Matching a pickup with a trailer can be simple, but you have to take a number of factors into account.
Safe trailering requires a properly equipped pickup, so it is important to ensure that the truck you want is built to handle your specific trailering needs. There are regional legal requirements pertaining to proper vehicle and trailer loading guidelines and safety - be sure to verify regional road rules.
Caution: If you don't use the correct equipment and/or drive properly, you can lose control of your vehicle. You could also jack-knife your truck and trailer, or overload your vehicle brakes. All of this puts you and your passengers at risk of serious injury.
Attaching a trailer to your truck will also change the handling, fuel efficiency and performance.
You've already calculated the Payload Weight you need to carry, and you've chosen the body type, drive type and series of pickup you want. Now there are two more things you need to decide:
Can the pickup handle the trailer load?
Visit Trailering Specs to find out.
Can the rear axle handle the trailer load?
Just because a pickup truck's GVWR can handle the trailering load, keep in mind one very important thing - GVWR assumes your truck is sharing the load between two axles. When you're trailering, weight is almost never distributed equally between both axles. Usually, the rear axle takes the majority of the load. It's important not to exceed your rear axle's capacity. This is why you need to calculate how much weight will be on the back axle ( Rear Gross Axle Weight ). To calculate the Rear Gross Axle Weight you must add the cargo with half of the people load (the half being carried by the rear axle), the Rear Curb Weight of the truck and the Tongue Weight. Also, because of a "teeter-totter" effect when you tow a trailer, approximately 40% of the tongue load will come off of the front axle and be carried on the rear axle. This is called the Weight Distribution Factor.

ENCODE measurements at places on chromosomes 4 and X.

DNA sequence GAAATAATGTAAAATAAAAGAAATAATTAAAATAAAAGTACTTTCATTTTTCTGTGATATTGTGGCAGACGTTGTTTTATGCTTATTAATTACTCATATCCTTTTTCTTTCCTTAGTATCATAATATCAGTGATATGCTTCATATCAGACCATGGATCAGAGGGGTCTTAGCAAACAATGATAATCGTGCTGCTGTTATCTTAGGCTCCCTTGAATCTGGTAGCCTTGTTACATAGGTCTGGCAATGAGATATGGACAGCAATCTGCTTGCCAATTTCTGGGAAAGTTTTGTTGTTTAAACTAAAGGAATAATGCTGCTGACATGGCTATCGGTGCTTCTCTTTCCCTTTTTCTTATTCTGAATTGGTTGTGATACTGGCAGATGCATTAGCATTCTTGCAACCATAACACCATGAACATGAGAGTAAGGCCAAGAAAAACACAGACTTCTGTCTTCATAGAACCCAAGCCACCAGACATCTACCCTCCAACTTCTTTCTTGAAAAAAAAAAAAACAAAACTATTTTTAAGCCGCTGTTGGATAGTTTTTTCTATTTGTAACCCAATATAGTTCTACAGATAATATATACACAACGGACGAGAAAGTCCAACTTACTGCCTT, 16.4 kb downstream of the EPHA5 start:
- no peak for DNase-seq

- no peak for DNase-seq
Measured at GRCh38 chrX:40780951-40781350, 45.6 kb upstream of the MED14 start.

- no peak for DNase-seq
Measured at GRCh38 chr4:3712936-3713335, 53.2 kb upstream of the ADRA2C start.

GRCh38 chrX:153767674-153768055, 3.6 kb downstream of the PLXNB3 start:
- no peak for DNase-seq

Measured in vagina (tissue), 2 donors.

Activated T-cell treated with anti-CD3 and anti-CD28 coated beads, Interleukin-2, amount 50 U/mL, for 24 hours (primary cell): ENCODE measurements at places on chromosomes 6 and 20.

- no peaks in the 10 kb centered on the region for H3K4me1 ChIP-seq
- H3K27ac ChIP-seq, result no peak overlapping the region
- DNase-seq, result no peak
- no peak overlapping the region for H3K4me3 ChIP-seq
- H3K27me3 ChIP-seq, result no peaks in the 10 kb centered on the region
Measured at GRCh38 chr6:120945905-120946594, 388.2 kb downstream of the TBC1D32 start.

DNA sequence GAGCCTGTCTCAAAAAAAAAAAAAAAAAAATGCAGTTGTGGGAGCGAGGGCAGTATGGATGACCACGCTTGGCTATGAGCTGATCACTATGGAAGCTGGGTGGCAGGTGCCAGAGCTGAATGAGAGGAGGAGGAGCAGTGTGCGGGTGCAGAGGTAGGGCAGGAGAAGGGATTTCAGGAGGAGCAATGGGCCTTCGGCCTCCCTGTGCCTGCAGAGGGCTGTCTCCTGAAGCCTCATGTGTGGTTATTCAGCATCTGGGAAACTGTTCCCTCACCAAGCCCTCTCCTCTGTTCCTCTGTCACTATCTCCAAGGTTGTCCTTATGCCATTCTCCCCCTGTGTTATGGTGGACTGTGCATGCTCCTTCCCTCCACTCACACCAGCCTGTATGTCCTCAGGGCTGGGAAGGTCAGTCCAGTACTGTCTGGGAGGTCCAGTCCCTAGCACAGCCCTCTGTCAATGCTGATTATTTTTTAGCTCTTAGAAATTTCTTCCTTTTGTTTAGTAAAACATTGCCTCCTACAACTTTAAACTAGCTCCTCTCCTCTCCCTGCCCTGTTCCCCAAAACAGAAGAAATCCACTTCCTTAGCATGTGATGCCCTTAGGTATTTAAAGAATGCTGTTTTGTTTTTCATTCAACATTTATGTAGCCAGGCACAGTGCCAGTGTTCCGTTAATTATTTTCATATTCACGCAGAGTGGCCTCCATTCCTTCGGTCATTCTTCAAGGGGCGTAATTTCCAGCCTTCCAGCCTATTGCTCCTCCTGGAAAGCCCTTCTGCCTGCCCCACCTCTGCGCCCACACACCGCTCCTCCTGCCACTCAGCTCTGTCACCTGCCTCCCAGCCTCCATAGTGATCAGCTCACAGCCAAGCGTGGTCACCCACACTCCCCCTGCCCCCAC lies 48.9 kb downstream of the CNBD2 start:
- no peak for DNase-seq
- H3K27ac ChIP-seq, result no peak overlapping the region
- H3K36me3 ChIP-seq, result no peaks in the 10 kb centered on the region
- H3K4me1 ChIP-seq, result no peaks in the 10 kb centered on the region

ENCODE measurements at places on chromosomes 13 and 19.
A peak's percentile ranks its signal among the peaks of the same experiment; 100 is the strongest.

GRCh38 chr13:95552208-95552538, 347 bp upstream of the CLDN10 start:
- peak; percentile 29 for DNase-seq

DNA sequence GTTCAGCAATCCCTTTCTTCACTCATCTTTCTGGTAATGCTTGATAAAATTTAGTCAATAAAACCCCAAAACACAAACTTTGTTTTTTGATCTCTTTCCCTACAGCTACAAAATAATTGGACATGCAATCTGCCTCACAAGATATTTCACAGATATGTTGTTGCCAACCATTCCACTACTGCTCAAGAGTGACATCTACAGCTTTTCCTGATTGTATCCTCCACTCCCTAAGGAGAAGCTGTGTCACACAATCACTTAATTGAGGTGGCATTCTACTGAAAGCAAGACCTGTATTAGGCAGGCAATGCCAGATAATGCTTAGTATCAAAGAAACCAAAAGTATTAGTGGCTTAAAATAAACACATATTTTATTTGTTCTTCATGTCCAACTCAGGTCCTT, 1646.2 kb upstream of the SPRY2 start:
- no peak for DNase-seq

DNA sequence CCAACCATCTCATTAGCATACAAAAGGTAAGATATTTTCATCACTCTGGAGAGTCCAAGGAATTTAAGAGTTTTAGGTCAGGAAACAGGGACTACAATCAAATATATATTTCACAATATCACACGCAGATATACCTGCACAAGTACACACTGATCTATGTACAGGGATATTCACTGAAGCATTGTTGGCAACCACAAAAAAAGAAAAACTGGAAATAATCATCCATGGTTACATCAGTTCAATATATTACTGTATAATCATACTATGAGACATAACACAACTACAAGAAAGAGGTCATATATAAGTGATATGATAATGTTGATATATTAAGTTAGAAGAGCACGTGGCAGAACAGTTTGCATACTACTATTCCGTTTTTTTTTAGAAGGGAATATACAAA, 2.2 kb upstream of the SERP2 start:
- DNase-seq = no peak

Rear Gross Axle Weight =
Cargo (to be carried in the tow vehicle)
+ People Load (approximately 50% of total passenger weight)
+ Rear Curb Weight (of the tow vehicle)*
+ Tongue Weight (approximately 10% of the trailer's GVWR)
+ Weight Distribution Factor*
Take Note: Your sales consultant will need to confirm the Rear Gross Axle Weight, and Weight Distribution Factor to verify that the chosen truck's Rear Gross Axle Weight Rating (RGAWR) won't be exceeded. Caution: It's important to make these calculations to avoid an overload situation. Overloading may cause premature brake failure, which can jeopardize the safety of both you and your passengers.
*Ask your Sales Consultant for weights.
GAWRs are shown on a certification plate on the driver's door frame.